The restored Clerys building as envisaged by the architects. Henry J Lyons Architects via DCC
under the clock

Clerys building to come to life with extra floor and glass atrium

Planning permission has been granted by Dublin City Council.

THE CLERYS CLOCK will survive the redevelopment of the landmark O’Connell Street building which closed last year – as architects plan to return the site to its former glory.

Dublin City Council has granted planning permission to the project which will see an extra rooftop level added to the main building and a hotel, shops, office space and restaurants opened on the site.

Other conservation and restoration measures promised by the Natrium consortium include cleaning up the Portland stone facade of the building, reinstatement of existing windows and the restoration of the feature double staircase. When Natrium bought Clerys in June of last year, they immediately closed it down in a shock move that saw the loss of over 450 jobs.

The plans published on Dublin City Council’s website are keen to reference the ambitious past of the building. When Clerys was first built, there was a double-space height on the ground floor – “an element of grandeur” according to architects Henry J Lyons. The new plans propose to insert a glass atrium in the new rooftop level which will deliver light right down to the ground floor.

atrium The internal view from the new main foyer shows the void up to the rooftop atrium providing natural light right down to the foot of the original feature staircase. Henry J Lyons Architects Henry J Lyons Architects

oldfoyer A photograph of Clerys ground floor in the 1930s shows the old double-height space that once opened up the shopping floor.

The basement and first floors of the main building will be dedicated to retail; the ground floor to an entrance and lobby; the second, third and fourth to office space. The new top area – complete with external viewing deck over O’Connell Street and a sunken planted area to the rear – is described in the architects’ plans as a “rooftop destination”.

The Clerys Tea Rooms will be “reinstated” and accessible via a lift and the feature staircase which led into the main ground shopping floor before the department store’s closure.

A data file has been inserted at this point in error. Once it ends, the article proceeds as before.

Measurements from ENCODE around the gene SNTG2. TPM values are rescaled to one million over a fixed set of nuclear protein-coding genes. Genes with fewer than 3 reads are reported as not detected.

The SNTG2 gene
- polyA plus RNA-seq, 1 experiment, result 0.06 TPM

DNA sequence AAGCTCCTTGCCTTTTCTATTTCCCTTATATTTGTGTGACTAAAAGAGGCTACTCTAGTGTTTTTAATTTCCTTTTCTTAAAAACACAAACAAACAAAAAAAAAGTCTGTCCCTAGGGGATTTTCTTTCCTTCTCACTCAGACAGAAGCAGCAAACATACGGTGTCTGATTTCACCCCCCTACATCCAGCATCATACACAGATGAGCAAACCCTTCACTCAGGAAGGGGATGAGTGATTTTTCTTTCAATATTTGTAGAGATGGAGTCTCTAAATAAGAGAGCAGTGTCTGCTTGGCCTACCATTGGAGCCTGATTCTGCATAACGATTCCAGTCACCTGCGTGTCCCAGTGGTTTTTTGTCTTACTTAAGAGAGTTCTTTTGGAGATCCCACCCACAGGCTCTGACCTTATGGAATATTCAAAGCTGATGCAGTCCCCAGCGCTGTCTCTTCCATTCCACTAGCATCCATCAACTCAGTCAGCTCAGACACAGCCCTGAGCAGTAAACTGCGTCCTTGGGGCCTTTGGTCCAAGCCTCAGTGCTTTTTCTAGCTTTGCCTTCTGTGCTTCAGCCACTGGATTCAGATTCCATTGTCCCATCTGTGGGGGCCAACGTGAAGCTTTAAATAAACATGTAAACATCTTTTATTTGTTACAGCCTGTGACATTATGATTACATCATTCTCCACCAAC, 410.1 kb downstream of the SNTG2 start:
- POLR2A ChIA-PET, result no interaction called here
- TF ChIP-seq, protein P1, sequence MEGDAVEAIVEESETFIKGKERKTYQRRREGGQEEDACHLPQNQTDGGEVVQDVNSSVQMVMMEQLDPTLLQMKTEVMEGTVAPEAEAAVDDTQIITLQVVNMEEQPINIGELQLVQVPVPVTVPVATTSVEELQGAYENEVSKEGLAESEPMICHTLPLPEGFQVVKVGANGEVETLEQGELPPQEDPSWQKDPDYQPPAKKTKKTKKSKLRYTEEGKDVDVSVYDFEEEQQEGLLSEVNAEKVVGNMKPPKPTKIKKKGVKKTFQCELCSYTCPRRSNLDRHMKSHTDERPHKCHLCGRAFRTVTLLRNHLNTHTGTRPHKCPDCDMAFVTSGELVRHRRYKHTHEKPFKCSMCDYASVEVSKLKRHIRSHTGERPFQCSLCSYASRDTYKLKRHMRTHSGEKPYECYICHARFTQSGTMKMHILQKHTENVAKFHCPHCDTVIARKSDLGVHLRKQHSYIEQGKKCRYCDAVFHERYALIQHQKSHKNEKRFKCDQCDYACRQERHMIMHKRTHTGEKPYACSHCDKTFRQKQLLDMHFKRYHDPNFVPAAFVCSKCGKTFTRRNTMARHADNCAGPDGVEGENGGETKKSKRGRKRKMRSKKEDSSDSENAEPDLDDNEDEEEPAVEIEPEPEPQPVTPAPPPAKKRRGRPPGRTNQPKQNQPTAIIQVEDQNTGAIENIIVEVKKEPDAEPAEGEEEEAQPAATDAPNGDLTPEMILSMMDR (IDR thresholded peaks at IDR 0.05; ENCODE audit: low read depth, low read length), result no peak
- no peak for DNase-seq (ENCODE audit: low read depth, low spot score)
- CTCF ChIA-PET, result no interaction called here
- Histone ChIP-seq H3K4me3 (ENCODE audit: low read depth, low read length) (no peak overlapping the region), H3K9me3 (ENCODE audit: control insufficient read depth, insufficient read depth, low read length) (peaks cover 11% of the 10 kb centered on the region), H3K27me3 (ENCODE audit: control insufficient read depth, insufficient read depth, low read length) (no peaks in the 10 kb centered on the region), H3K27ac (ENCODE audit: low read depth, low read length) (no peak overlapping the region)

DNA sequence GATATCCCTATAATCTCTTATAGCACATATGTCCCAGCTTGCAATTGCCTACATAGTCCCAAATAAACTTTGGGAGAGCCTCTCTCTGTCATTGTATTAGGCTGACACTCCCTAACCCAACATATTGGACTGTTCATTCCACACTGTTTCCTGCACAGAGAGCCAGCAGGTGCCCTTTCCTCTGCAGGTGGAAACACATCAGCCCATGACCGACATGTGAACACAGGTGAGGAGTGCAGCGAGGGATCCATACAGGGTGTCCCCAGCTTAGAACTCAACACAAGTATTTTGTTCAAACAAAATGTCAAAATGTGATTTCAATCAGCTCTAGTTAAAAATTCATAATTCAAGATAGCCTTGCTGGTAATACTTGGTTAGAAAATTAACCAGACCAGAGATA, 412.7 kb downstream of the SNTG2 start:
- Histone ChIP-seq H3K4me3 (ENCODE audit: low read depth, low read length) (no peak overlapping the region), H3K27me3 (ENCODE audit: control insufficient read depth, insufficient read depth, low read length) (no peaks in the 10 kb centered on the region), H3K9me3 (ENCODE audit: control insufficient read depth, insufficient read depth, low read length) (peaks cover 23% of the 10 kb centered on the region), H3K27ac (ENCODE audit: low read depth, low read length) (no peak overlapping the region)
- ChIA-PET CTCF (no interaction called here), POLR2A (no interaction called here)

The Clerys site isn’t just the area covered by the shopping floors with which we were all familiar. It also stretches back to houses on 94-95 Marlborough Street and to a large warehouse plot – the plan for these is to create a hotel which will have a restaurant/café/bar at its entrance on Earl Place and courtyards and bridge links bringing extra bedrooms and main hotel together.

The houses on Marlborough Street are historically significant – they were built as grand family homes around 1760 and the original chimneys and fireplaces, and as many original other architectural features that remain, will be retained in their refurb as accommodation in the new hotel facility.

The entrance to Earl Place aims to rejuvenate that laneway, pedestrianising it with patrons at the tea rooms on the first floor able to look out through slide-back windows across the entire floor.

The architects claimed in their plans:

O’Connell Street as it stands today has lost its status in all but name as a European capital street; it does not compare favourably with our continental neighbours and the story of this street and of the buildings on this street must now become one of regeneration, rebirth and renaissance.

The building affectionately known to generations of Dubliners as Clerys is located on the site of McSwiney Delaney & Company’s ‘Palatial Mart’, a Victorian department store built in 1853 to coincide with the Dublin International Exhibition. The building was taken over by Michael Clery from Bulgaden, Co Limerick with a consortium of owners (hence the Clerys & Co.) and reopened in 1884 after a year’s hiatus.

Clerys did not avoid the devastation wreaked on then-Sackville Street during the 1916 Rising and the building was entirely destroyed by fire. The current building was opened in August 1922. Its chequered history continued when it went into bankruptcy in 1940, passing eventually to the Guiney family who owned it until 2004.

It was placed into receivership in 2012, and was taken over by the US investment firm Gordon Brothers. They in turn sold it for €29 million to the Natrium consortium headed up by Deirdre Foley, John Skelly and Ronan Daly. You can read more about that consortium here.

The Irish Times has reported that Natrium has said the new development will eventually employ 2,500 people. When Clerys closed suddenly last year, workers held emergency meetings with Siptu and there was heavy criticism of the manner in which employees and concession owners were informed of their fate.

One year on, some former Clerys workers told that they had won entitlements following a battle backed by Siptu but felt there was a review needed of legislation protecting employee interests “when assets are separated from an operating company”.

There were 43 letters of objection to the plans submitted to Dublin City Council, among them complaints from former workers, as well as councillors Ciarán Cuff of the Green Party and independent Nial Ring.

Builders refused work from Clerys’ new owners due to ‘deep unease’ over workers’ treatment>

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